There are a couple of VM series, the L series and the B series that do not allow disk caching to be changed. As we select VM sizes and add disks, we have to disable write-caching for the data disk that stores the active directory database. Also like on-premises, the domain controller requires a static IP address. But unlike on-premises, we don't do this through the ethernet adapter properties. Azure uses a service called the wire server to communicate with the Azure agent on the VM. The wire server has several functions including acting as a DHCP server that hands out IP addresses.
The server must use DHCP for IP address assignment in order for the agent communication to function properly. Instead of setting a static IP address on the server, we give the virtual network interface a static IP address in Azure. This configuration acts like a DHCP reservation. The server will always get the same IP address. For our clients to join Windows AD and Azure, the DNS settings on the VNet have to use custom DNS servers, the DNS server on the domain controllers in most instances. The default DNS servers are external Azure DNS servers and are not aware of our Windows domain.
We also have to plan for availability. One standalone domain controller is fine for a lab but in production, we should always have at least two. Let's look at some example configurations. First, we extend our on-premises network to Azure with a VPN or Azure express route. We have multiple domain controllers in this example, one of them in Azure. Here, we have multiple domain controllers in one region. This example places the two domain controllers in an availability set. An availability set provides high availability by placing the VMs in different vault and update domains in the same region. If an organization leverages multiple regions, it can place a domain controller in each and use global network peering to connect the two regions.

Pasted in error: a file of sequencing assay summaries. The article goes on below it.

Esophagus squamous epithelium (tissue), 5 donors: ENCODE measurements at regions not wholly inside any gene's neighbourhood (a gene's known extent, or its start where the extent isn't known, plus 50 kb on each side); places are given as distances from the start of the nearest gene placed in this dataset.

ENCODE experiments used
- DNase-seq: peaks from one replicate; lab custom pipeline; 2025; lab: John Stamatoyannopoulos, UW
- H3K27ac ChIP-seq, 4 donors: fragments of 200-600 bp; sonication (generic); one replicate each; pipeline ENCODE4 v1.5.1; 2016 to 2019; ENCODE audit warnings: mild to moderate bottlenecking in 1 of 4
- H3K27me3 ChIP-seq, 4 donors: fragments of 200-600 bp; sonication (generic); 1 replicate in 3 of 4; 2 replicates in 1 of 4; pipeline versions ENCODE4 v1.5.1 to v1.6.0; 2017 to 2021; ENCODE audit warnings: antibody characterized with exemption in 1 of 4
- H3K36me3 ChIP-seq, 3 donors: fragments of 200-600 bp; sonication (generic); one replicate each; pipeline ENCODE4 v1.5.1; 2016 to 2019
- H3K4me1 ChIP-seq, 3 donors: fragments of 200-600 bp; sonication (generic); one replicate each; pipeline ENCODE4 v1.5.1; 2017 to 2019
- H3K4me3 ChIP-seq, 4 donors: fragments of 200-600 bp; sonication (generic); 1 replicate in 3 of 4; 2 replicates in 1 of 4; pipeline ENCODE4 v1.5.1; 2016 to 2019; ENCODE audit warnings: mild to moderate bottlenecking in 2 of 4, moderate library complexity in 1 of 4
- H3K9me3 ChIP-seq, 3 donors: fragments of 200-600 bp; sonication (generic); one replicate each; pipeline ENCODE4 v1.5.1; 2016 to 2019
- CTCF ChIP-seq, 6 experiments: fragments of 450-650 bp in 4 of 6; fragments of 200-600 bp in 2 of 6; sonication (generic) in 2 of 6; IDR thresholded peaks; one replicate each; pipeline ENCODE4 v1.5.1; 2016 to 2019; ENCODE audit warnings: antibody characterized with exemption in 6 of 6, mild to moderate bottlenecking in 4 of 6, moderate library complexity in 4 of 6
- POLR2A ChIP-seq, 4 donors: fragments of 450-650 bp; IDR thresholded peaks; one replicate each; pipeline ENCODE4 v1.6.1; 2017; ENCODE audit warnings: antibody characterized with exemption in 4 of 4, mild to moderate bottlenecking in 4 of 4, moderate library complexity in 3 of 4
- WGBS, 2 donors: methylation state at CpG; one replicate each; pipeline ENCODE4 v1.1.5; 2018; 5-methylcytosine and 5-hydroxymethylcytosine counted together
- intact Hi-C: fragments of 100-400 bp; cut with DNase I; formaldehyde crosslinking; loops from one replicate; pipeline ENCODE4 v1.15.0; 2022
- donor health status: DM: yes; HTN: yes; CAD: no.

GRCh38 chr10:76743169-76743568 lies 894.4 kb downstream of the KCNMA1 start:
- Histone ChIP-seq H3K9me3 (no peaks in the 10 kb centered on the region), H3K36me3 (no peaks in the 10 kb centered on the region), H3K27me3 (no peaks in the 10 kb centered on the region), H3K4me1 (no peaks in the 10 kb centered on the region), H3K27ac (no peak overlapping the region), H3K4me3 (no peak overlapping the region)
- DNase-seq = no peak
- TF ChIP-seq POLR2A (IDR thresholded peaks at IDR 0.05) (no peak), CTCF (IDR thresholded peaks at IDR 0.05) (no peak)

As you can see, there's a lot of flexibility in how we can deploy domain controllers in Azure. Finally, one common way to save money in Azure is to shut down and deallocate VMs when they're not in use. If we simply shut down the VM from within the OS, the virtual hardware still allocated to the VM and charges still apply. If we stop the VM from within Azure, the virtual hardware is deallocated and charges stop. On the domain controller in Azure, the deallocation process resets the VM generation ID and invocation ID. It also discards the current active directory relative identifier or red pool and causes the sysvol folder to be marked as nonauthoritative. It's best not to de allocate a domain controller running in Azure, it is safe to shut down and restart from within the OS.
Let's move on to creating a VM in Azure and deploying a domain controller.
Travis Roberts is a Cloud Infrastructure Architect at a Minneapolis consulting firm, a Microsoft MVP, MCT, and author. Travis has 20 years of IT experience in the legal, pharmaceutical, and marketing industries and has worked with IT hardware manufacturers and managed service providers. In addition, Travis has held numerous technical certifications throughout his career from Microsoft, VMware, Citrix, and Cisco.